Monday, September 20, 2010

LPP First Draft...


The Smartest Guy in the Room

Monday, September 20, 2010
Thinks the Cuban people are dumb.

In yesterday's Washington Post, George P. Will sounded like the smartest guy in the room.

In his column on Cuba policy, Mr. Will discussed Paris cafes, Danzig, Les Deux Magots, Existentialism, Zeitgeist, Jean-Paul Sartre and Czeslaw Milosz.

Then, after setting up his impressive intellectual bona fides, he dedicated one sentence (at the very end) to U.S. policy towards Cuba:

"The U.S. policy of isolating Cuba by means of economic embargoes and travel restrictions serves two Castro goals: It provides an alibi for Cuba's social conditions, and it insulates Cuba from some of the political and cultural forces that brought down communism in Eastern Europe."

While we have the utmost respect for Mr. Will -- and he may very well be the smartest guy in the room -- he succumbed to the same seductive stagger of other intellectuals (some who he ironically criticizes in the column) when addressing Cuba policy:

Elitism.

The premise of Mr. Will's rationale against current U.S. policy is based on a misguided (and insulting) presumption that the Cuban people are dumb -- that they believe Castro's "alibi" for the regime's failures and should therefore be educated by U.S. "political and cultural forces."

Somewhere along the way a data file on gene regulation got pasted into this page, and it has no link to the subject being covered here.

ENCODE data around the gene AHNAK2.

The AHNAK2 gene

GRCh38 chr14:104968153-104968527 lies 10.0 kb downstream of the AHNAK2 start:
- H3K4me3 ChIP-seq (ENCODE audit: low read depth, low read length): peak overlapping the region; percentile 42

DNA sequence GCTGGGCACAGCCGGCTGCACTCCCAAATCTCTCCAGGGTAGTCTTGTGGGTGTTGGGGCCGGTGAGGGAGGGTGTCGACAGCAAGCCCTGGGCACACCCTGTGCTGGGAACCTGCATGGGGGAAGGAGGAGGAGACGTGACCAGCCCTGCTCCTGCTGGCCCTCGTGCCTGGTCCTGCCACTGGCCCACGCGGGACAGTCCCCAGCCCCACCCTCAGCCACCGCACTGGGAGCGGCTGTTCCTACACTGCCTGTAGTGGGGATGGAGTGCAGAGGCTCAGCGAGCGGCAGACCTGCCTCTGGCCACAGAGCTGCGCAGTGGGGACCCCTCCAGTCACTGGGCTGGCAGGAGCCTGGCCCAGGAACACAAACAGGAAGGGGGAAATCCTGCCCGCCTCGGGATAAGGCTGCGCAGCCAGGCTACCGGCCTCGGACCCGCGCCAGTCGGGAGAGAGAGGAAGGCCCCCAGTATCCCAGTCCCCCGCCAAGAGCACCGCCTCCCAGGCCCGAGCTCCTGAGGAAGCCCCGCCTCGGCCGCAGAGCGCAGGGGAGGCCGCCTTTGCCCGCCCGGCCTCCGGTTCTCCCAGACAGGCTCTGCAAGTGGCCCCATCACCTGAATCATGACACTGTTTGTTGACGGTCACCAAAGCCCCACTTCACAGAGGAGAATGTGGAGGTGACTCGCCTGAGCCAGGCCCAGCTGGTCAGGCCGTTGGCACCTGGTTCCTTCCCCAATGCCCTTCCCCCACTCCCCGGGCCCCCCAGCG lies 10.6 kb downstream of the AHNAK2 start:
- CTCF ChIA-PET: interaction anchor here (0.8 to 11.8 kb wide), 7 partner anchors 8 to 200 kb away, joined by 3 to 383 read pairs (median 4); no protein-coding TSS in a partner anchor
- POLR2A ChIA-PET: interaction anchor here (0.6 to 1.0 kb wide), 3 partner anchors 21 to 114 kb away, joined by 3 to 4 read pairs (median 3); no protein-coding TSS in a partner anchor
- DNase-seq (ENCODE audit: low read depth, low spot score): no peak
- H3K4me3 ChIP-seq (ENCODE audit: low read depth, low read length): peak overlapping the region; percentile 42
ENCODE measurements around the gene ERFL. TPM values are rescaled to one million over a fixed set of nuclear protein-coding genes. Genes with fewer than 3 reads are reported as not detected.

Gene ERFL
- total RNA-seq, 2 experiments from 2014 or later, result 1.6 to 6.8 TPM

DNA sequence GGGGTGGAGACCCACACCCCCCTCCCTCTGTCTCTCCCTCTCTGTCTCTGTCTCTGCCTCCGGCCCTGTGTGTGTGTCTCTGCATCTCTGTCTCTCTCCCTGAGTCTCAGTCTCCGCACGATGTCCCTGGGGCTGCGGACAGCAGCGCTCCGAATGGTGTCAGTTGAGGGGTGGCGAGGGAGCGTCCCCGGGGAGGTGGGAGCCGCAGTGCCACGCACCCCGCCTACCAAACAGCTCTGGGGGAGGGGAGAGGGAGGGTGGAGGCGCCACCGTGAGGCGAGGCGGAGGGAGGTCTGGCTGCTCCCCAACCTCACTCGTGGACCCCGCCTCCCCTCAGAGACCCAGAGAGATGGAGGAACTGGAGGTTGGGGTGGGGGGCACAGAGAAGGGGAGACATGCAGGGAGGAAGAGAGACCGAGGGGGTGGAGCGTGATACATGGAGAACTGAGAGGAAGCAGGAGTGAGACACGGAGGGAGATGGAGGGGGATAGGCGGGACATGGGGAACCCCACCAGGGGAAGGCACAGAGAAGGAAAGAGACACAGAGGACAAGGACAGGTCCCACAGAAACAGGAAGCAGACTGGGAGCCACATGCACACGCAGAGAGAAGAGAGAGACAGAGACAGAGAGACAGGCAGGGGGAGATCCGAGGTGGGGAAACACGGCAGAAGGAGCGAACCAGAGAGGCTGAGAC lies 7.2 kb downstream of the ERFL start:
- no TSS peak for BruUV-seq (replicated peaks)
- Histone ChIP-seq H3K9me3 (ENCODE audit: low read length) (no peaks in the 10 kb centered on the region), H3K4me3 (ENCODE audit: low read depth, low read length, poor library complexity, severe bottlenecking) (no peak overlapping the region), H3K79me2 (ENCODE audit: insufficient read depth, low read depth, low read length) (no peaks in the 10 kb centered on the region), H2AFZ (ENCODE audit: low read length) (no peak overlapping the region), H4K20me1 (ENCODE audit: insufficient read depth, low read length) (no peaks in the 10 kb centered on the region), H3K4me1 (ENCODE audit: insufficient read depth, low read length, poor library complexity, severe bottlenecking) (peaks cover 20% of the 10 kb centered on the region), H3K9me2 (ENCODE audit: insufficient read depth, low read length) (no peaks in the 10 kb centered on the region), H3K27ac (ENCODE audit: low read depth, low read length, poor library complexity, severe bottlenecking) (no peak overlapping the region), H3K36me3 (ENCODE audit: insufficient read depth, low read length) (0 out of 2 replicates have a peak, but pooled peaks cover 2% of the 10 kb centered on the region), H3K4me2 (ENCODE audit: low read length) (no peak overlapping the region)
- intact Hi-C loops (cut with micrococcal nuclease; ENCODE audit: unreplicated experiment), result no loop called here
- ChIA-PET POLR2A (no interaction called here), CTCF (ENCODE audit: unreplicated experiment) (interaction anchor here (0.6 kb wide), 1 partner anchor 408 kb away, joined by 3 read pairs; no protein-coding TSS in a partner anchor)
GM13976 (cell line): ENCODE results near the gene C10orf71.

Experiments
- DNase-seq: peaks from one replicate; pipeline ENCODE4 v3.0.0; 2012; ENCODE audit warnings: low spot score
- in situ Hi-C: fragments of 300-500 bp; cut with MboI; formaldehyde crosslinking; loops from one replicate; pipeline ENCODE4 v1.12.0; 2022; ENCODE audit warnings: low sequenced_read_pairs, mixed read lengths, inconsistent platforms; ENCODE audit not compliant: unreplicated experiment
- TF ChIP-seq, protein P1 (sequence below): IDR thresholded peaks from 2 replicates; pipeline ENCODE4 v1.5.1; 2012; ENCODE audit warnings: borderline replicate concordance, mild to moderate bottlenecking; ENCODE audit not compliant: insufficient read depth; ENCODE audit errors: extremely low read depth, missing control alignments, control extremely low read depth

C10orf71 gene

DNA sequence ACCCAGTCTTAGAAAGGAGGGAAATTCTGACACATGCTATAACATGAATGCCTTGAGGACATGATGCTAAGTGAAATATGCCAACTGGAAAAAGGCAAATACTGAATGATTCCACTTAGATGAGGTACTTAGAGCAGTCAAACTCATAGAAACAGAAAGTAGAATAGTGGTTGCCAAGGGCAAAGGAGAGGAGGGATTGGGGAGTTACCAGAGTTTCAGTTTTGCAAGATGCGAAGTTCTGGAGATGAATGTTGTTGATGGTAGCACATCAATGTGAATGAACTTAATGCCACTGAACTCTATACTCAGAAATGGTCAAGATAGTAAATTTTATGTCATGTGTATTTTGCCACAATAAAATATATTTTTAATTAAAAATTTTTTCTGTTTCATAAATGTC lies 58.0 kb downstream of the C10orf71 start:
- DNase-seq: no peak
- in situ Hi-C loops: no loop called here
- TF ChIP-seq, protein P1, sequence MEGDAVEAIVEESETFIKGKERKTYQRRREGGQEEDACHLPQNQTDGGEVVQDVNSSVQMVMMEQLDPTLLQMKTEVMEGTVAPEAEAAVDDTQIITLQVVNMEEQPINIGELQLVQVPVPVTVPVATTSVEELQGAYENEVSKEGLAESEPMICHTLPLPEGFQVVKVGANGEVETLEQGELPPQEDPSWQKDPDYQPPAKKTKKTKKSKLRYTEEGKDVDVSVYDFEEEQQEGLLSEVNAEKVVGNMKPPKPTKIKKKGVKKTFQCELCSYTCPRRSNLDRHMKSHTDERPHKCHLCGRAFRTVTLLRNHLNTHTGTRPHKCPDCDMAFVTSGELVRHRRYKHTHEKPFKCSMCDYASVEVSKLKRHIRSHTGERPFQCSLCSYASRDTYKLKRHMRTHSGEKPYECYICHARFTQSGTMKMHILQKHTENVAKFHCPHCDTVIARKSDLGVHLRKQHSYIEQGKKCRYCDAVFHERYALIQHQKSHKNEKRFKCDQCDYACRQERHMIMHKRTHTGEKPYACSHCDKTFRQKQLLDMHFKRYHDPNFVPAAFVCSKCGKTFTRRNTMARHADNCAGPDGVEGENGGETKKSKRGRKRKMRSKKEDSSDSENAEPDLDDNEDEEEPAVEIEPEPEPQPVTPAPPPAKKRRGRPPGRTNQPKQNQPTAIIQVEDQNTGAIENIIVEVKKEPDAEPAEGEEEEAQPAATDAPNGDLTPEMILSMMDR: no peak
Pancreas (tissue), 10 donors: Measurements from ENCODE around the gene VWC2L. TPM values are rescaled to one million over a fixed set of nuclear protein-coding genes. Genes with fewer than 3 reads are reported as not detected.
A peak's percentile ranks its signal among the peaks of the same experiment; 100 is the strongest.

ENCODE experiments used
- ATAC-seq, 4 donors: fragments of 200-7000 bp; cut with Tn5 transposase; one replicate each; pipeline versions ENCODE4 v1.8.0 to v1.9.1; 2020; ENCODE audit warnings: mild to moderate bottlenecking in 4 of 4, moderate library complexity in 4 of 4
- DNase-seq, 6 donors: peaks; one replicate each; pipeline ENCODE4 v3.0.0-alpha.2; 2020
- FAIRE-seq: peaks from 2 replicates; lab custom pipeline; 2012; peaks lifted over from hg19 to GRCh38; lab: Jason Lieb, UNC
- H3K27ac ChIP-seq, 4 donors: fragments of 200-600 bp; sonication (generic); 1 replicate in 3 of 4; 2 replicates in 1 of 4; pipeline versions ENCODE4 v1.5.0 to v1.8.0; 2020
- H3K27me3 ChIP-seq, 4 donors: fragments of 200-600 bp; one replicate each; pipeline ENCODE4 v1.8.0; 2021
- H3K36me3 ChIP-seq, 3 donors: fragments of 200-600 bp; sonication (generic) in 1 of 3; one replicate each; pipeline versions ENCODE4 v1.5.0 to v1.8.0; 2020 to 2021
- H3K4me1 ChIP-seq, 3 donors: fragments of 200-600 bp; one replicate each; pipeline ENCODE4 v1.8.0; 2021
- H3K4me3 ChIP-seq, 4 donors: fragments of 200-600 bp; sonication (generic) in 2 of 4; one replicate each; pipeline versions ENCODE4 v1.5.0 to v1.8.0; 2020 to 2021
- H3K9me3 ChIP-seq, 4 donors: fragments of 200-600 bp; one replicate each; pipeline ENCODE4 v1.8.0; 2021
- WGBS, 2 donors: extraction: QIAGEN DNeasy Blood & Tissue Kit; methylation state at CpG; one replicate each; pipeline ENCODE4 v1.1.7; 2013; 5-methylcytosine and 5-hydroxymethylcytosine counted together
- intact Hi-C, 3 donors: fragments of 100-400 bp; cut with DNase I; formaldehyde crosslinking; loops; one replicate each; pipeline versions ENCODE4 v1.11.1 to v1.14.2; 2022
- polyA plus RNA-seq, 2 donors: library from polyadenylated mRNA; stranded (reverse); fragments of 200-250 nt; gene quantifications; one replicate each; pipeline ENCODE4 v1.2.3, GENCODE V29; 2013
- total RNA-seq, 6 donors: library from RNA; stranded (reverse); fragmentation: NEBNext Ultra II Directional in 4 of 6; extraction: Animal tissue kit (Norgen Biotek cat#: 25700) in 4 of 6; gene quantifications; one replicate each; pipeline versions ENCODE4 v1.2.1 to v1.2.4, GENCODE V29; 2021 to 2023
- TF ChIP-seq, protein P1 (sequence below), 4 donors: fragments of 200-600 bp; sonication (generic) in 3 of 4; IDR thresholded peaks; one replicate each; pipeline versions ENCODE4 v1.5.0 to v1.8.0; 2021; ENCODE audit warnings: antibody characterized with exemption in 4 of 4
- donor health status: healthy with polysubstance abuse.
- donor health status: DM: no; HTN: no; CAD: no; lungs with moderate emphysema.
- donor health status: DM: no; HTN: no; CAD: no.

Obviously, he is unaware of the tragic plight and death this past February of a 42-old Afro-Cuban plumber -- turned pro-democracy activist and political prisoner -- Orlando Zapata Tamayo, who died pursuant to an 85-day hunger strike against the tortures and abuses of the Castro regime.

Despite his humble origins, Mr. Zapata didn't believe the Castro regime's nonsense, nor did he need "political and cultural forces" to explain the severity of Cuba's totalitarian dictatorship. Moreover, Mr. Zapata's entire family, who reside in the remote town of Banes in eastern Cuba and remain under siege by Castro's secret police, don't need "enlightenment" -- they need "solidarity."
As we've said on multiple occasions -- these courageous pro-democracy activists can teach us a thing or two about the importance of freedom, which we so often take for granted; of the overwhelming challenges of modern-day civil disobedience in the face of unchecked brutality; and of the high cost it entails.

And the Zapata family is just the tip of the iceberg. The hundreds of thousands of Cubans that have endured Castro's political prisons, the countless numbers that have met their fate at the firing squad and in the treacherous Florida Straits, and the millions exiled are a constant reminder that the Cuban people are well-aware of the challenge at hand -- it is called Fidel and Raul Castro.

Therefore, the last thing the U.S. should do is bailout and embolden the Castros' politically, socially and economically bankrupt regime.

In the meantime Mr. Will, don't underestimate the Cuban people.

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